“Truth,” Rorty, and Me

Diary 8/29 to 8/30/22: Climate & ozone; boys need help; everything you know is wrong; the ambiguity of “truth”; Vanaja and Atonement on DVD.

Recommended for parents

Copyright 2022 (text only) by Alan Carl Nicoll
All Rights Reserved

{8/29/22} continued.

Something from Truthout yesterday: “Climate-Fueled Wildfires Are Depleting the Ozone Layer, New Study Shows.”  Oy.

Democracy Now (today’s show) is reporting that 30,000,000 human beings have been displaced by flooding in Pakistan.  That’s a lot of people.  Over 100 people died this weekend due to the floods, over 1,000 since June.

Essential viewing for parents of boys, one hour on YouTube:  Peggy Orenstein on her recent book, Boys and Sex.  She talks about vulnerability, hookup culture, consent, “What are you into?”, race and sex, and “the Talk,” among other subjects of relevance.

Caroline Winkler on YouTube again, this one a few months old.  “Living Alone + Unhinged AF.”  Episodic, less funny than some, but still fun.  Watch Caroline put on her makeup, do her hair, and obsess over her new coffee table.  It won’t change your life.


The philosophy of Richard Rorty has been important to me in developing my own point of view.  Mostly I’ve read his Philosophy and the Mirror of Nature perhaps ten years ago, with occasional reviews of the “Introduction,” plus the Introductions of his Consequences of Pragmatism and The Linguistic Turn, plus some pages of the body of each book.  I also read another entire book edited by Herman J. Saatkamp, Jr.:  Rorty and Pragmatism: The Philosopher Responds to His Critics five years ago.  However, much of Mirror was obscure to me because I lack background in Kant and other relevant philosophers.  I mention all this as preamble to a mention of Robert B. Brandom (ed): Rorty and His Critics, Blackwell Publishers, Malden, Massachusetts, 2000, which I’ve owned for a year or more but never got much into—I recall reading Rorty’s introductory essay, is all, until last night, when I read the first half of Akeel Bilgrami:  “Is Truth a Goal of Inquiry?: Rorty and Davidson on Truth.”  Happily, it was generally clear and helpful and made me aware (again) that Rorty’s view of “truth” is essentially the same as mine:  in my words, “true” and “truth” are not philosophically useful concepts.  They are essential words for ordinary communication, of course, and even for philosophical discussion, but in my own thinking, I prefer to think of claims or propositions as either “useful” or “not useful” in deciding on a course of action.  This seems to me “basic pragmatism.”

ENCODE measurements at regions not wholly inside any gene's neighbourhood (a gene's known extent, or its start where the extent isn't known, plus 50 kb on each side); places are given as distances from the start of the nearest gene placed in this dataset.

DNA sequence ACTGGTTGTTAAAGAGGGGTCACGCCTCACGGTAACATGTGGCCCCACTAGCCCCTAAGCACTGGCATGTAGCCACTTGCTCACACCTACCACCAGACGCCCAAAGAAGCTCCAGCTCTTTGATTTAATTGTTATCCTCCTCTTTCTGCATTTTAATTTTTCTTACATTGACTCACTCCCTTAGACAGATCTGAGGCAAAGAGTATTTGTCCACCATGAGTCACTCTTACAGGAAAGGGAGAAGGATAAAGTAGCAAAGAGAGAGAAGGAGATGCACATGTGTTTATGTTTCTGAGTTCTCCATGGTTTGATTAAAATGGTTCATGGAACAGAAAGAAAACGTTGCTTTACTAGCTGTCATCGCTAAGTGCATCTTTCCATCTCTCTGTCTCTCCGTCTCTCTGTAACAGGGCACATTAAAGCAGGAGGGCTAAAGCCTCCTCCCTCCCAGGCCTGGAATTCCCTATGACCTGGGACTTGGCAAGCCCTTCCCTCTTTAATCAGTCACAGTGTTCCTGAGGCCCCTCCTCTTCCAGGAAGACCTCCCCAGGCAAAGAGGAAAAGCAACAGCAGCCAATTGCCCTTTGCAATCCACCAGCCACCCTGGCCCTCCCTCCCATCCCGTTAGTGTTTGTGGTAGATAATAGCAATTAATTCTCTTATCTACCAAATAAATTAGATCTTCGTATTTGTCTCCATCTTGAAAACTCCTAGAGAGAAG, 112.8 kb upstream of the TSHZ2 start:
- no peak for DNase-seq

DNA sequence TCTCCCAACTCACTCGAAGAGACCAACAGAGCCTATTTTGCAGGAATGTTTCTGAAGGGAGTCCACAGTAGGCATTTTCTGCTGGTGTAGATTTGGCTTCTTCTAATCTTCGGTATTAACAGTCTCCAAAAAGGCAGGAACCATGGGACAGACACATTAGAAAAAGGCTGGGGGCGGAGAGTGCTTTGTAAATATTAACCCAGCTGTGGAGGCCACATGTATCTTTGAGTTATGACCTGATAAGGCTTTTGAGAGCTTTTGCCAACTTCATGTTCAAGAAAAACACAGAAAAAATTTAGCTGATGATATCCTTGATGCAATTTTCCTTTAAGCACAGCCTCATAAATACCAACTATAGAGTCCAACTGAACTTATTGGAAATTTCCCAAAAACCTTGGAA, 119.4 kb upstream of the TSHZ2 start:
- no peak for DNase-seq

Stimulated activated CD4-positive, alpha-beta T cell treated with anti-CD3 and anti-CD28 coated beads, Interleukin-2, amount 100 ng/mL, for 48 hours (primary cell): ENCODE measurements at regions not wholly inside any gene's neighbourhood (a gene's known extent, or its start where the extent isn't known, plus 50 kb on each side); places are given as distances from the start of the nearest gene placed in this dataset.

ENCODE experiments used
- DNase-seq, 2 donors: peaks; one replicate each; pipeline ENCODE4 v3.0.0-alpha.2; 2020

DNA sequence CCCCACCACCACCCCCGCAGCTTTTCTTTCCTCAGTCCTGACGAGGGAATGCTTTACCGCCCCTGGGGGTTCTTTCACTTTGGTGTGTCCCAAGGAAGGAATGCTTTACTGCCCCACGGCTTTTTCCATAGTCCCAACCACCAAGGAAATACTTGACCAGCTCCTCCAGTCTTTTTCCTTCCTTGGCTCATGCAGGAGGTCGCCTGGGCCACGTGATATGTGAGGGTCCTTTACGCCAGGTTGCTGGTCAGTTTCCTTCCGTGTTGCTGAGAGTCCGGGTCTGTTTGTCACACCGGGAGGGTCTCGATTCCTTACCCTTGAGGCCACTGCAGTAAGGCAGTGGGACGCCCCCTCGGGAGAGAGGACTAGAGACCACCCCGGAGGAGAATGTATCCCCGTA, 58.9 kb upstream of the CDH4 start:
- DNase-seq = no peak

Richard Rorty (1931-2007)

To get closer to Rorty’s words: we have no way of knowing which of our beliefs are true.  In addition, “truth” is not a legitimate goal of inquiry.  To anyone who has read little of what philosophers have written about “truth,” such statements I think must be quite shocking.  My own words are likely to be closer to “everything you know is wrong”—which I know is a quote, perhaps from a song in the sixties or seventies.  I don’t quite believe that EYKIW (thus I abbreviate it); but I like to think about the possibilities.  Whether EYKIW is true, or is entailed by “we have no way of knowing which of our beliefs are true,” are some of the questions that Bilgrami considers in the article I’m reading, though in much different words.  When reading philosophy, I am always trying to turn their words into my words, by a process of translation.  Undoubtedly I do violence to their actual thoughts, but I look on these things as raw material for my own conclusions.  I am not a professional philosopher, or perhaps not even an amateur philosopher (that is, I don’t generally call myself a philosopher).